I have not this letter before me; indeed, I have never seen it. But I am assured it was couched in those or similar terms.
“Glad to know it, sir!” called Jack; and possibly the fact that the words were spoken in clear English must have surprised the commander of the torpedo-boat not a little.
They gazed with relish at the spectacle of a white man in a rather undignified quandary, and none of them offered to help while sahib and syce busied themselves with the pony.
municipal authorities of the contemporary type in impossible business undertakings under the guidance of fussy, energetic, legal minded and totally unscientific instigators. Except for the quite recent development of Socialist thought that is now being embodied in the New Heptarchy Series of the Fabian Society, scarcely anything has been done to dispel these reasonable dreads. I should think that from the point of view of Socialist propaganda, the time is altogether ripe now for a fresh and more vigorous insistence upon the materially creative aspect of the Vision of Socialism, an aspect which is after all, much more cardinal and characteristic than any aspect that has hitherto been presented systematically to the world. An enormous rebuilding, remaking, and expansion is integral in the Socialist dream. We want to get the land out of the control of the private owners among whom it is cut up, we want to get houses, factories, railways, mines, farms out of the dispersed management of their proprietors, not in order to secure their
In those days there was but little betting done until the day of the race, and most generally not until the horses were on the track. On this occasion Commodore Stockdon, who, besides being a Commodore in our navy was also a true sportsman and a prominent breeder and importer of thoroughbreds, and who owned and raced some prominent horses of the day, proposed on the evening before the race to Mr. Pringle, the most noted sporting man of that day, in Washington, that he would bet him ,000 on Duane, provided he liked the looks of the horse the next day. The bet was promptly taken, and the next day when the horses were brought out, after carefully inspecting Duane, the Commodore told Pringle it was “a go.” This settled it. No money passed, and rarely ever did with big bettors. In those days men’s words were sufficient. What a striking difference between then and now! Here a Commodore in the navy bets ,000 with a noted gambler, with nothing more than the word “go” between them, and yet either would have sold the clothes off his back rather than to crawfish out of the bet, or in any way defraud the other. This even bet seemed to make the mark for others to go by, and the money went on even up, and by the cartload in sums from fifty to five and ten thousand dollars a side. As a rule the Southern contingent backed Duane, while the New Yorkers piled their wealth on Boston. McCargo’s mulatto boy, Steve, who had ridden Carter against Boston, at Long Island, was now up on Duane to make another desperate effort to down the champion, while Cornelius, Boston’s old rider, a negro boy who belonged to Mr. Reeves, the owner of the horse, was in the pigskin on his favorite.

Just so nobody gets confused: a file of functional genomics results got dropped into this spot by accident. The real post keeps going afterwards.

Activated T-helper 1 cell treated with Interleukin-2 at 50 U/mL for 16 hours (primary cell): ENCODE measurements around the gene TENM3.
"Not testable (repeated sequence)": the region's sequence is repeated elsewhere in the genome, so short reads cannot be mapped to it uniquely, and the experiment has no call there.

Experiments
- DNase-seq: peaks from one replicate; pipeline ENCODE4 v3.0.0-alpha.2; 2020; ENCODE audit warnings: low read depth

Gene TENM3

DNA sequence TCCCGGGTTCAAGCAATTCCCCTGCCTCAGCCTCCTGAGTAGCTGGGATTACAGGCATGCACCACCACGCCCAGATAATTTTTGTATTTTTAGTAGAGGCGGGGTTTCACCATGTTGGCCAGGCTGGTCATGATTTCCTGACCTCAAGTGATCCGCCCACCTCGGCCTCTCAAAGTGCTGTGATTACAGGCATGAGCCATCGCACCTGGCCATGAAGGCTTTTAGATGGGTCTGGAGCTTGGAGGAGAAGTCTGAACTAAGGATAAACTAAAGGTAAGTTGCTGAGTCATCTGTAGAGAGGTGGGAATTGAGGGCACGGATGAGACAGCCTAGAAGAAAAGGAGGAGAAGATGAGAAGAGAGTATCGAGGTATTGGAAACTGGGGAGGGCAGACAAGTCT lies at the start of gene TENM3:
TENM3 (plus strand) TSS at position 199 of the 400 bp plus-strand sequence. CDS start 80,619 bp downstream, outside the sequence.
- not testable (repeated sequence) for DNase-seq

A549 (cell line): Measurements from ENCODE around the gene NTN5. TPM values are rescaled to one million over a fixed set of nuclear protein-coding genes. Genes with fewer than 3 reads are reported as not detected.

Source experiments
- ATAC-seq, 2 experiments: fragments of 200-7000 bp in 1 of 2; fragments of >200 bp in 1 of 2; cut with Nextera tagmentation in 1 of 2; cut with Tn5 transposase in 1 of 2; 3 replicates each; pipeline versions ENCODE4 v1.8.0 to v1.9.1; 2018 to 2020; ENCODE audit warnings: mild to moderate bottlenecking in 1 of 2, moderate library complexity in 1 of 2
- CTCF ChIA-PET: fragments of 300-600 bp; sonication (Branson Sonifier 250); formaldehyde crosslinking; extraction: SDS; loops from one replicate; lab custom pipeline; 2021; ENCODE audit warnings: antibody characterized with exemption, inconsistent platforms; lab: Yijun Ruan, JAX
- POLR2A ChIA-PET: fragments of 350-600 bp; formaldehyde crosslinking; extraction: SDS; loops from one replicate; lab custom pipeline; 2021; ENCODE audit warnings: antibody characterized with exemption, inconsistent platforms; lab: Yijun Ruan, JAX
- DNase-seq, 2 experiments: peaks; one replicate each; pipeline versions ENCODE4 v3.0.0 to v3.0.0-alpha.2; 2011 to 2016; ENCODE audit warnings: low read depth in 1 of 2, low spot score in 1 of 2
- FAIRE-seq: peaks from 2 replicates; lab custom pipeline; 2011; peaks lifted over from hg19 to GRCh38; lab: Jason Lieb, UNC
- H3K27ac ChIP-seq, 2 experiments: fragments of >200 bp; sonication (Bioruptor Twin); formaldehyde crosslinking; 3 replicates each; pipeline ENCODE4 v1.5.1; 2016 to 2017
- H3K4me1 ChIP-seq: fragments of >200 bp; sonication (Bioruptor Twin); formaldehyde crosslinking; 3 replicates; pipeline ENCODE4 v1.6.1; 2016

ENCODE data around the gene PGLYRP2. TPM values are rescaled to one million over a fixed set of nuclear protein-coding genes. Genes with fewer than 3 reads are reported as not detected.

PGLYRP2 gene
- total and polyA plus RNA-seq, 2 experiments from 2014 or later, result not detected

"Then why can't you come? Don't be unsociable," argued Mrs. Roy. "To-morrow we may all be dead of heat apoplexy, or cholera, or snake-bite, or something equally common to this delightful country, and then you'd be sorry you hadn't enjoyed yourself while you had the chance."
The flush died away from Rafella's cheeks; she twisted her fingers together, and her voice shook as she answered defiantly: "He should be the last person to misjudge me, or to put a wrong construction on my friendships."
Having planted first-class, one-year trees in well prepared soil, cut them down to stubs eighteen to twenty-four inches high and let them branch close to the ground, for if there is a single reason for growing a long-bodied tree I have never heard it. On the contrary, there are many reasons against it. Let every twig that starts grow the first year, for they will be needed to furnish leaves to assimilate the food taken up by the roots, and to return the solid part to increase the growth of trees and root. You have now only the question of cultivation, and that should be the best that you can give. Plant the orchard in some suitable crop, preferably a low growing one, that requires hoe work, but leave ample space next to the trees for continuous cultivation, and keep that space clear of grass and weeds, for the trees cannot compete in their new surroundings with these gross drinkers of the water that is in the soil, that will be so badly needed to start their growth. Should the summer be dry, keep a dust mulch by frequent cultivation with light harrows or sweeps until the fall rains come, and if your soil is reasonably fertile, the growth the trees will make will be a surprise and pleasure, and the hardest period in growing your orchard will be a thing of the past. Get all the information you can from practical fruit growers; study the bulletins of the National Agricultural Department and of the State Experimental Station; read the papers and magazines that treat of these subjects; seek every available source of information; and having digested the opinions and practices of others, formulate your own opinions, map out the course you believe most suitable to your surroundings and follow the dictates of your own judgment. Continue this line of action through the coming years, adapting your methods to suit the condition of your orchard from year to year, and if you have exercised good common sense success is as certain to reward your efforts as anything in this life can be certain that is dependent upon human effort and the vicissitudes of drouths, storms and frosts.
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